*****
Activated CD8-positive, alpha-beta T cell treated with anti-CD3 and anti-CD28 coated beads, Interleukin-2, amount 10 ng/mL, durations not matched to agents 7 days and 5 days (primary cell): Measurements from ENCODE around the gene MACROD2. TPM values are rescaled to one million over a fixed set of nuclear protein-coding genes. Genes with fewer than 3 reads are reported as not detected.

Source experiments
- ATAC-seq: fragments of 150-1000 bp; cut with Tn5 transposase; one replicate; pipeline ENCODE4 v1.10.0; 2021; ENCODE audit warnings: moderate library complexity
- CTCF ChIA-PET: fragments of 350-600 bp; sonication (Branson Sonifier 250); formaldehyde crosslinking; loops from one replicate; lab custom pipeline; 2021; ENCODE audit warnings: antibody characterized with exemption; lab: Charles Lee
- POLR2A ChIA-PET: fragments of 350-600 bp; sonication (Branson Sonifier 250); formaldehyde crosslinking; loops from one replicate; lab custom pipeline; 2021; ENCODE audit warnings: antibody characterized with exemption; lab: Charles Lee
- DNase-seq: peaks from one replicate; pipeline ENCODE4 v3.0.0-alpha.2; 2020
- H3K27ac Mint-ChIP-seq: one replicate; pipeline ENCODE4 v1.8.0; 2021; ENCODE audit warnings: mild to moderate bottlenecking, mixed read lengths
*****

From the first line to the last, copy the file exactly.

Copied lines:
Activated CD8-positive, alpha-beta T cell treated with anti-CD3 and anti-CD28 coated beads, Interleukin-2, amount 10 ng/mL, durations not matched to agents 7 days and 5 days (primary cell): Measurements from ENCODE around the gene MACROD2. TPM values are rescaled to one million over a fixed set of nuclear protein-coding genes. Genes with fewer than 3 reads are reported as not detected.

Source experiments
- ATAC-seq: fragments of 150-1000 bp; cut with Tn5 transposase; one replicate; pipeline ENCODE4 v1.10.0; 2021; ENCODE audit warnings: moderate library complexity
- CTCF ChIA-PET: fragments of 350-600 bp; sonication (Branson Sonifier 250); formaldehyde crosslinking; loops from one replicate; lab custom pipeline; 2021; ENCODE audit warnings: antibody characterized with exemption; lab: Charles Lee
- POLR2A ChIA-PET: fragments of 350-600 bp; sonication (Branson Sonifier 250); formaldehyde crosslinking; loops from one replicate; lab custom pipeline; 2021; ENCODE audit warnings: antibody characterized with exemption; lab: Charles Lee
- DNase-seq: peaks from one replicate; pipeline ENCODE4 v3.0.0-alpha.2; 2020
- H3K27ac Mint-ChIP-seq: one replicate; pipeline ENCODE4 v1.8.0; 2021; ENCODE audit warnings: mild to moderate bottlenecking, mixed read lengths